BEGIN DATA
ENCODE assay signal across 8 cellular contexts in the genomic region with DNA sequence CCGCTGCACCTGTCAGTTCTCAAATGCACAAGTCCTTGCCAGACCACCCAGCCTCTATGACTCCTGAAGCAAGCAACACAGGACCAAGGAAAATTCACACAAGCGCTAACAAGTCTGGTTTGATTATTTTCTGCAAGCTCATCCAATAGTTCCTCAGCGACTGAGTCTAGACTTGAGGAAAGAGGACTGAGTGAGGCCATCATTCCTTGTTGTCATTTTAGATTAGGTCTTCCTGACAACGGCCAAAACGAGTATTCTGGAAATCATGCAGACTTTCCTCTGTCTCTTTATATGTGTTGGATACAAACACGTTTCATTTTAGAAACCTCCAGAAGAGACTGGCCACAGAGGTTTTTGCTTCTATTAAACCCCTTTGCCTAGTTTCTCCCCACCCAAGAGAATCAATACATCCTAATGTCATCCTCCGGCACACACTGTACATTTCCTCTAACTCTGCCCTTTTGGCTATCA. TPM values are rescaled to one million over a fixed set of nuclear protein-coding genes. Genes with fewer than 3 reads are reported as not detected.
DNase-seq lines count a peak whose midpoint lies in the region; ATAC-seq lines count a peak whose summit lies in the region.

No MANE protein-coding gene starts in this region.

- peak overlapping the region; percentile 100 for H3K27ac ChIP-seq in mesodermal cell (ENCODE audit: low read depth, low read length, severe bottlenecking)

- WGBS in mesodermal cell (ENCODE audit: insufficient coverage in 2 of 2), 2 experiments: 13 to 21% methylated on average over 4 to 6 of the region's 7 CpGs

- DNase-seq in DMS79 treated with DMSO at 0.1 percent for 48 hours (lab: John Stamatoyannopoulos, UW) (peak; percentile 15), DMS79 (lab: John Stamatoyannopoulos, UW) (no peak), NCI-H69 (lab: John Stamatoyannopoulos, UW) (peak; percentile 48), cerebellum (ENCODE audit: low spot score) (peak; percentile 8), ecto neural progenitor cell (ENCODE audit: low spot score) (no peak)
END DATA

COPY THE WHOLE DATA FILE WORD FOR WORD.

ENCODE assay signal across 8 cellular contexts in the genomic region with DNA sequence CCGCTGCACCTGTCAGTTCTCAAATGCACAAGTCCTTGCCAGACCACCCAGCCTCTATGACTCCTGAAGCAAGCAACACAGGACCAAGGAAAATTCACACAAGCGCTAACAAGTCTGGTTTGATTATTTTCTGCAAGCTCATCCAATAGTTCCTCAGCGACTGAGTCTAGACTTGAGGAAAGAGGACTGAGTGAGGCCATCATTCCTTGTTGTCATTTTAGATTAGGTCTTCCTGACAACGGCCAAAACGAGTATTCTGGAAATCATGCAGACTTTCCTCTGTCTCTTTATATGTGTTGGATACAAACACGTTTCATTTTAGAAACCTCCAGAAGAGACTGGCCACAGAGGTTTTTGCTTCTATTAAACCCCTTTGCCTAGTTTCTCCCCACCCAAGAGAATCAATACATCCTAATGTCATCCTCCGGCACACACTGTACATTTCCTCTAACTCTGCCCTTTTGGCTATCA. TPM values are rescaled to one million over a fixed set of nuclear protein-coding genes. Genes with fewer than 3 reads are reported as not detected.
DNase-seq lines count a peak whose midpoint lies in the region; ATAC-seq lines count a peak whose summit lies in the region.

No MANE protein-coding gene starts in this region.

- peak overlapping the region; percentile 100 for H3K27ac ChIP-seq in mesodermal cell (ENCODE audit: low read depth, low read length, severe bottlenecking)

- WGBS in mesodermal cell (ENCODE audit: insufficient coverage in 2 of 2), 2 experiments: 13 to 21% methylated on average over 4 to 6 of the region's 7 CpGs

- DNase-seq in DMS79 treated with DMSO at 0.1 percent for 48 hours (lab: John Stamatoyannopoulos, UW) (peak; percentile 15), DMS79 (lab: John Stamatoyannopoulos, UW) (no peak), NCI-H69 (lab: John Stamatoyannopoulos, UW) (peak; percentile 48), cerebellum (ENCODE audit: low spot score) (peak; percentile 8), ecto neural progenitor cell (ENCODE audit: low spot score) (no peak)